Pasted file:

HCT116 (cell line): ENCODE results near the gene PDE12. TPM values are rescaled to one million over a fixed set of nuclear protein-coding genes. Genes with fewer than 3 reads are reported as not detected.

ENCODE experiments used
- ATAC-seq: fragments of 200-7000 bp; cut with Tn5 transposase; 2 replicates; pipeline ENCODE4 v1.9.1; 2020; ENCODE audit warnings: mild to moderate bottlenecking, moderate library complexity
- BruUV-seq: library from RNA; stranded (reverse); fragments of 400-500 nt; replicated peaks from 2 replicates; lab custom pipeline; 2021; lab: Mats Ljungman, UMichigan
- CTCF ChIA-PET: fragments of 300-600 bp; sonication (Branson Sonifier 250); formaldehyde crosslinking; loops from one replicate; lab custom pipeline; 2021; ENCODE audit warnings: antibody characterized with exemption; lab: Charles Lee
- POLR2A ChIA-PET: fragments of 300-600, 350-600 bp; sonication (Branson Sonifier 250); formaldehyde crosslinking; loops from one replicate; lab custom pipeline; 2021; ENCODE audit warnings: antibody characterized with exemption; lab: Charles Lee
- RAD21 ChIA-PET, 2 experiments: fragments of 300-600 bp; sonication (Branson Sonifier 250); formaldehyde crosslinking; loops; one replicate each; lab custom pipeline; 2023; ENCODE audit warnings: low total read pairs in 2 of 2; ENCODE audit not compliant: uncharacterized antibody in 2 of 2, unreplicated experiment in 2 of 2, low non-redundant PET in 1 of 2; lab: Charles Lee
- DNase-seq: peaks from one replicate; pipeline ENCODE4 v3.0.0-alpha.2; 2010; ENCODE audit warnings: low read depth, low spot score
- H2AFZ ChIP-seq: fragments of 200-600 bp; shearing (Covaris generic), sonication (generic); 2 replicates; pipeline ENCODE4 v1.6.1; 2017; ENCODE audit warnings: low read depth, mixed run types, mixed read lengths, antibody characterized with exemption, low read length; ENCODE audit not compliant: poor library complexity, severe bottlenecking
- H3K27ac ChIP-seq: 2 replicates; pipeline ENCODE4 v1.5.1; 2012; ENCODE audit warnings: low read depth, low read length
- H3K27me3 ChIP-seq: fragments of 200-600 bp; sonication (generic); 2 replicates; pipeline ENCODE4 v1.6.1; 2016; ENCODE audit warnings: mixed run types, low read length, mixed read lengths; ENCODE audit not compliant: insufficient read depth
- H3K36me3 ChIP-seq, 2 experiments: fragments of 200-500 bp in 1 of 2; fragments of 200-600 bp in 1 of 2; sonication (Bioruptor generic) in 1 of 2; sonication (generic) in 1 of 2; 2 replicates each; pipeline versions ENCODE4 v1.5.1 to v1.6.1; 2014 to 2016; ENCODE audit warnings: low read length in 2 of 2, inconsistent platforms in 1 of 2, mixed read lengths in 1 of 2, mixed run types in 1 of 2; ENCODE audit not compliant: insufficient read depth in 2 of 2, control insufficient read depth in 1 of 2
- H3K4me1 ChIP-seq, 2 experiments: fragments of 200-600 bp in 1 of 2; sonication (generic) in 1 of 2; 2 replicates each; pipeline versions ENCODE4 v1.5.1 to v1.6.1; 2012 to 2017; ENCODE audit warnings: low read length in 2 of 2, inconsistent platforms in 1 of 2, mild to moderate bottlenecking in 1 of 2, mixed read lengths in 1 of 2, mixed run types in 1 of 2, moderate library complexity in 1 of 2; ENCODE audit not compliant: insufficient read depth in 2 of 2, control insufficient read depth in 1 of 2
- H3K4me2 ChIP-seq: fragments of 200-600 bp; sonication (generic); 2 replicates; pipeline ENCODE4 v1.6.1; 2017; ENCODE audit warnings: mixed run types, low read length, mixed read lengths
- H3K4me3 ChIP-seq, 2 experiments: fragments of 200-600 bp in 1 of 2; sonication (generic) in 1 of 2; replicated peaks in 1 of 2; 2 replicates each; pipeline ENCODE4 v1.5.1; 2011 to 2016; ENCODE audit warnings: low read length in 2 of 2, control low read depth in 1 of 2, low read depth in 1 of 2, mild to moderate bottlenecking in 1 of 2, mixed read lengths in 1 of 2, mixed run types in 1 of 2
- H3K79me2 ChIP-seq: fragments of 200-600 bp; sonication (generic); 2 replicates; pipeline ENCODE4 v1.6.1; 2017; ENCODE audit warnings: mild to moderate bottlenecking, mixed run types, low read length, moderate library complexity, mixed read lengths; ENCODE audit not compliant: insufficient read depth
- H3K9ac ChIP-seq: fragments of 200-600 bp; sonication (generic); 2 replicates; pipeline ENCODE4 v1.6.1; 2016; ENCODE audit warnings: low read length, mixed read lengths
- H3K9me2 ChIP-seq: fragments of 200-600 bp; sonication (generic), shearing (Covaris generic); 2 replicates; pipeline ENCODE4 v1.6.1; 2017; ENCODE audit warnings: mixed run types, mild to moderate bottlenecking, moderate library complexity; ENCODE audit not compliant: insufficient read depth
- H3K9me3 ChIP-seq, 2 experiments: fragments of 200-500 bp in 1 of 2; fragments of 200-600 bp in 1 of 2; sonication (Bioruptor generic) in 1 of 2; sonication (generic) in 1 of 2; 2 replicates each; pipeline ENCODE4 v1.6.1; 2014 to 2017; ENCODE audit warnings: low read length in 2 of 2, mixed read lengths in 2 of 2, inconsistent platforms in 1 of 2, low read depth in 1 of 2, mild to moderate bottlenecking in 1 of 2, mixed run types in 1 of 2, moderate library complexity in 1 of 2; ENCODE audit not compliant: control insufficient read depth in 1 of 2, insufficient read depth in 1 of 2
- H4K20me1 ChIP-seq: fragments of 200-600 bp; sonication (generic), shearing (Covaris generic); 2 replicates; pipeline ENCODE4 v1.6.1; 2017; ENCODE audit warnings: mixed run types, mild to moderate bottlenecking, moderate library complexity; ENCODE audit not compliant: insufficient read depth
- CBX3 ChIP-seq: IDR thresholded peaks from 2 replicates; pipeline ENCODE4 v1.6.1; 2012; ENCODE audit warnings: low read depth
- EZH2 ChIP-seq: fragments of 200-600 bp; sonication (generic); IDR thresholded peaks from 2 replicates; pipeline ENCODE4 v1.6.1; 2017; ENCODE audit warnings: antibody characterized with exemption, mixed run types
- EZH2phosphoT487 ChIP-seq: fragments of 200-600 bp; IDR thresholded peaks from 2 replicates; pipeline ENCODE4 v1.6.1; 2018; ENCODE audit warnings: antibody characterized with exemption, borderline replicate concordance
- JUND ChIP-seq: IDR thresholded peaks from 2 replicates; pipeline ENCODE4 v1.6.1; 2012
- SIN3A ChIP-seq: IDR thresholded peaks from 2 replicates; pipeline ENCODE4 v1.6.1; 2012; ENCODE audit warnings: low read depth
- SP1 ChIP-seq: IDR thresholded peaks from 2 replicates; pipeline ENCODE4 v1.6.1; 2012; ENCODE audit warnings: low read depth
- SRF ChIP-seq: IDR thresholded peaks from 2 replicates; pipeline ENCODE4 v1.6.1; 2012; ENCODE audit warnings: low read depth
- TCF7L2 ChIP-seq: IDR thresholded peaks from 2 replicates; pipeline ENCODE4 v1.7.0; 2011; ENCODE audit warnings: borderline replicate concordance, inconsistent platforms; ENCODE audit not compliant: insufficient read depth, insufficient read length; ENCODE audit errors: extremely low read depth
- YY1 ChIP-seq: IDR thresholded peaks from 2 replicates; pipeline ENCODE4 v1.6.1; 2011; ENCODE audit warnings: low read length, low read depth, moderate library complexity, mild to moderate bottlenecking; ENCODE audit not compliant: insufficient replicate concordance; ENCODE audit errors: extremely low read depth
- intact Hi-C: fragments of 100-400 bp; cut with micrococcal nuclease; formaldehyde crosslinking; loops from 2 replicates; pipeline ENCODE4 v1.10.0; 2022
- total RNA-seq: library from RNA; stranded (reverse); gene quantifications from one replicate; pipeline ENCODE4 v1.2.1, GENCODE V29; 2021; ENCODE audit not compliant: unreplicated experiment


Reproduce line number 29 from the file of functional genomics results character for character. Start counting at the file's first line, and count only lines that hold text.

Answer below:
- YY1 ChIP-seq: IDR thresholded peaks from 2 replicates; pipeline ENCODE4 v1.6.1; 2011; ENCODE audit warnings: low read length, low read depth, moderate library complexity, mild to moderate bottlenecking; ENCODE audit not compliant: insufficient replicate concordance; ENCODE audit errors: extremely low read depth